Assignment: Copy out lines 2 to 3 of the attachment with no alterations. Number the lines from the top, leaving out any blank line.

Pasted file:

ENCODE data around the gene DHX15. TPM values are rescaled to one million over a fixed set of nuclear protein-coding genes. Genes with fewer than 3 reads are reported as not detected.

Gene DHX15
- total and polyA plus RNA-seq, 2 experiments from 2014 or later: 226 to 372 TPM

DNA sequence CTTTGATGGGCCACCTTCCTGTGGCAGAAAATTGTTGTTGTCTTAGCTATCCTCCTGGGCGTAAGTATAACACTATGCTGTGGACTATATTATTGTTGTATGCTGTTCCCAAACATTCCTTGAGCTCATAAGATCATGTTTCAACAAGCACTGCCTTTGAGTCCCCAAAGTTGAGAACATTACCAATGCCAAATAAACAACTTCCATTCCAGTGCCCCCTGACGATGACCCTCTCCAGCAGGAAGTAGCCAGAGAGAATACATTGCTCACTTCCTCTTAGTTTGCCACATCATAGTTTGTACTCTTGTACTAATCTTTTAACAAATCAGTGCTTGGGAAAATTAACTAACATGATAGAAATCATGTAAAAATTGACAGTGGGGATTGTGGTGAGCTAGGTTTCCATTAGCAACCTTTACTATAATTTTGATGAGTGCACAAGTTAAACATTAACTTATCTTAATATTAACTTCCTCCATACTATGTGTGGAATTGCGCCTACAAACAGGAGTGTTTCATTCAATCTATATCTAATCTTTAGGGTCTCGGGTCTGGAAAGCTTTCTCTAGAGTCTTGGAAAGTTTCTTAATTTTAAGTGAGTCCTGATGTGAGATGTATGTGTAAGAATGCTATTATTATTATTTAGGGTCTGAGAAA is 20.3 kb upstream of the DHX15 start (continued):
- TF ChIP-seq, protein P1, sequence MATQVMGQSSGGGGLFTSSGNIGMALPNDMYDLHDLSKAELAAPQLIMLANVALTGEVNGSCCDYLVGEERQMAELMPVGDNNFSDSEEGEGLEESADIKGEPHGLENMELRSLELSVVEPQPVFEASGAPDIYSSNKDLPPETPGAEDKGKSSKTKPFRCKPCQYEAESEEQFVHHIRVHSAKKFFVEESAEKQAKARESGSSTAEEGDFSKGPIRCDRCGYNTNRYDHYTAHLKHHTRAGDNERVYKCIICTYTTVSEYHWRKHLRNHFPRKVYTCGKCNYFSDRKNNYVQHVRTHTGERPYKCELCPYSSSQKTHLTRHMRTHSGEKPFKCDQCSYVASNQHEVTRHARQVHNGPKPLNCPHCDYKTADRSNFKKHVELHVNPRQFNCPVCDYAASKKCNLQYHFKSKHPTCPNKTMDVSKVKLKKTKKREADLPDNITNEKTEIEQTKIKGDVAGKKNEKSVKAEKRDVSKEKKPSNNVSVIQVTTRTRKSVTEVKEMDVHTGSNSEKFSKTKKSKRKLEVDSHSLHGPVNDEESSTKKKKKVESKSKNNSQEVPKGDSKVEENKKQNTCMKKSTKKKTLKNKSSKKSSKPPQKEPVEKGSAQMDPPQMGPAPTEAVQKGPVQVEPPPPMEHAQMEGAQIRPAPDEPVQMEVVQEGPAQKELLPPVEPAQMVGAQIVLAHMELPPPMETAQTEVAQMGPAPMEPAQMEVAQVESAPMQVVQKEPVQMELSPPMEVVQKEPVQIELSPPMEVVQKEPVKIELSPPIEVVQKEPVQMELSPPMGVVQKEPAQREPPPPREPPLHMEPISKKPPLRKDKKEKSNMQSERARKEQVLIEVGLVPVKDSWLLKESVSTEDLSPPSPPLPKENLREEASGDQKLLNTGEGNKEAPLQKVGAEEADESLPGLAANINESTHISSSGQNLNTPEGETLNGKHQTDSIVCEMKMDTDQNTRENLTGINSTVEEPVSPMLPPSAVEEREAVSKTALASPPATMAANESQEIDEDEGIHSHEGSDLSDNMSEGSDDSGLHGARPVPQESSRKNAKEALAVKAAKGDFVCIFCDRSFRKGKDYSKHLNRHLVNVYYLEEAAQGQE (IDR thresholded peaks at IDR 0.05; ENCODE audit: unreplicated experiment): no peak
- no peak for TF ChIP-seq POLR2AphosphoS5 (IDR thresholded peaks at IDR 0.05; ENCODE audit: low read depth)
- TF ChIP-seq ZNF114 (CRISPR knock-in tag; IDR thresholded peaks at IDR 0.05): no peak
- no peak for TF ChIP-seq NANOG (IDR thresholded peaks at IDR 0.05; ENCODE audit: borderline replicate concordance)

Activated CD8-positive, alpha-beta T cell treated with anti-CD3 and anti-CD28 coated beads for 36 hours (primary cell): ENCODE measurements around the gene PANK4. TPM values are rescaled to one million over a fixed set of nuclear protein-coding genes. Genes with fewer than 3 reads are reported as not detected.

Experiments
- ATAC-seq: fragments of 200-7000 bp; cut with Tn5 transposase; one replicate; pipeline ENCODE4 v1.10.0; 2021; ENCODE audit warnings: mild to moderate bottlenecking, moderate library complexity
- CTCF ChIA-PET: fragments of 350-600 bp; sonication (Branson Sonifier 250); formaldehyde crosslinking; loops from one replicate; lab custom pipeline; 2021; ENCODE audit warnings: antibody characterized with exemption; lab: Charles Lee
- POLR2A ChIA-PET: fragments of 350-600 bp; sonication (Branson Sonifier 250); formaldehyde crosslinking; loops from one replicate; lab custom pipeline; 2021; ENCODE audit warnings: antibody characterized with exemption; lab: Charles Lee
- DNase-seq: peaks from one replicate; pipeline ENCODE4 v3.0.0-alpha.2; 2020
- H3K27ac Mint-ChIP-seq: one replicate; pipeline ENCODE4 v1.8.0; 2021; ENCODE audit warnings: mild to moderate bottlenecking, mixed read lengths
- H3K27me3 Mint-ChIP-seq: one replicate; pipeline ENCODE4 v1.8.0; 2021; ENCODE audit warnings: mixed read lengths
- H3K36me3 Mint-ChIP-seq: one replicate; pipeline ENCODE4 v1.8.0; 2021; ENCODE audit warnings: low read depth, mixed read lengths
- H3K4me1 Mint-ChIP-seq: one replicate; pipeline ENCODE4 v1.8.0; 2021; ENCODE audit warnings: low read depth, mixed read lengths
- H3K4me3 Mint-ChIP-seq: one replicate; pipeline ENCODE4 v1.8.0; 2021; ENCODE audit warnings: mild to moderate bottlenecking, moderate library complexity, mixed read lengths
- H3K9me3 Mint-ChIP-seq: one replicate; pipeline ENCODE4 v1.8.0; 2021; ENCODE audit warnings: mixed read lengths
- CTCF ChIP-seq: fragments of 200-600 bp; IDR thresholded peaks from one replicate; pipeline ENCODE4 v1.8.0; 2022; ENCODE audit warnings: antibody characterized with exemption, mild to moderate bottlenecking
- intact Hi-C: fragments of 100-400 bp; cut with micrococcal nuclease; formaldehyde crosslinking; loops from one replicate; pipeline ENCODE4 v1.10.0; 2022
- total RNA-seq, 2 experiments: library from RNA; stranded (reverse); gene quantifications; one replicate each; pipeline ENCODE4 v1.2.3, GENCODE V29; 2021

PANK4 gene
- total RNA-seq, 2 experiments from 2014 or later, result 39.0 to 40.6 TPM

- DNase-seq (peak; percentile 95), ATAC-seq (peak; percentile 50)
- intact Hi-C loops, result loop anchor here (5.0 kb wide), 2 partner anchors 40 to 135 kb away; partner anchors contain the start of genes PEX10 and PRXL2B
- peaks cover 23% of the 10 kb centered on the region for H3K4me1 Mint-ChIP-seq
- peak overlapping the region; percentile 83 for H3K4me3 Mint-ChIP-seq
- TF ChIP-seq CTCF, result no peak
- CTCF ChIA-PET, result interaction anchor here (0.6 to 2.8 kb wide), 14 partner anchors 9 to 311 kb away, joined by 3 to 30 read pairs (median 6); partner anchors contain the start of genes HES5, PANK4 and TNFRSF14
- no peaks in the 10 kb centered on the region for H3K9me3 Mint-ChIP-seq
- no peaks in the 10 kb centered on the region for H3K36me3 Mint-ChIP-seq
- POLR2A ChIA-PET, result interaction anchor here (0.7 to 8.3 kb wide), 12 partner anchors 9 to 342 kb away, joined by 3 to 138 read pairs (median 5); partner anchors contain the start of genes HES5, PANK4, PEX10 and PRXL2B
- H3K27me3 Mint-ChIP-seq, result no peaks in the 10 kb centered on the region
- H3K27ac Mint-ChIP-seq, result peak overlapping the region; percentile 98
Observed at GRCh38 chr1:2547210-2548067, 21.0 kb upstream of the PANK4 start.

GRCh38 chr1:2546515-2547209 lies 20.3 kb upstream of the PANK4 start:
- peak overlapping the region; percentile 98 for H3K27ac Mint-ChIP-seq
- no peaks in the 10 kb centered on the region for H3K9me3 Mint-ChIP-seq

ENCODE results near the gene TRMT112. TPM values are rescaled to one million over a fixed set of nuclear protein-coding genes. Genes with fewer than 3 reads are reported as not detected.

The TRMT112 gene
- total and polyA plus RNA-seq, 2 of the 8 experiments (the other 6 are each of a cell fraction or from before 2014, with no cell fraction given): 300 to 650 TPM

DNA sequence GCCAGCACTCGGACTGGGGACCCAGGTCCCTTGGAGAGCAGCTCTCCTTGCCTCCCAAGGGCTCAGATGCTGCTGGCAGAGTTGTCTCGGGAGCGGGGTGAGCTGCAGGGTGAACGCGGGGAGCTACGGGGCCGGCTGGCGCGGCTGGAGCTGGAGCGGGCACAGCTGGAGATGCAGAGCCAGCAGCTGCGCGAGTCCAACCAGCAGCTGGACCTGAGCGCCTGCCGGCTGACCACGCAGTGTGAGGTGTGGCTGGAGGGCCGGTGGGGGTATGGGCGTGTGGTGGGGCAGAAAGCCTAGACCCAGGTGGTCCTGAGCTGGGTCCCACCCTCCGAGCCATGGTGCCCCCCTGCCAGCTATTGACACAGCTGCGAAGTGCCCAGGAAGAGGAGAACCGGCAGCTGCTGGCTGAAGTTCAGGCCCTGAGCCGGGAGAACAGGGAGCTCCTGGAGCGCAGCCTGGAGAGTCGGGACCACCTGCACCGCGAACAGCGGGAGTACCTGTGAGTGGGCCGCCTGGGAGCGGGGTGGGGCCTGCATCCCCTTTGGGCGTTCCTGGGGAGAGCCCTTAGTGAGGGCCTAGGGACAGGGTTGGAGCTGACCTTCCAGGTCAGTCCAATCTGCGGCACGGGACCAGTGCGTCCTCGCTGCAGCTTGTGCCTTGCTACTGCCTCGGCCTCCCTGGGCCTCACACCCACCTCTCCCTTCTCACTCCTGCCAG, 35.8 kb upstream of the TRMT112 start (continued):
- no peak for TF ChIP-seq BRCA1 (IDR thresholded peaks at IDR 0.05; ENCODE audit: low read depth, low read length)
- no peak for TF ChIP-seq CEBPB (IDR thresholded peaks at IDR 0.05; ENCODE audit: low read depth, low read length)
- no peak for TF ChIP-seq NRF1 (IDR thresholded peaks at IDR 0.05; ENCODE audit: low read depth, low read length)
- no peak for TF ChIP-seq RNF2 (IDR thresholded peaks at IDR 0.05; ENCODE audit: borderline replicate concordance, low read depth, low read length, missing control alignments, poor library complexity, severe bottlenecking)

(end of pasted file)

Gene DHX15
- total and polyA plus RNA-seq, 2 experiments from 2014 or later: 226 to 372 TPM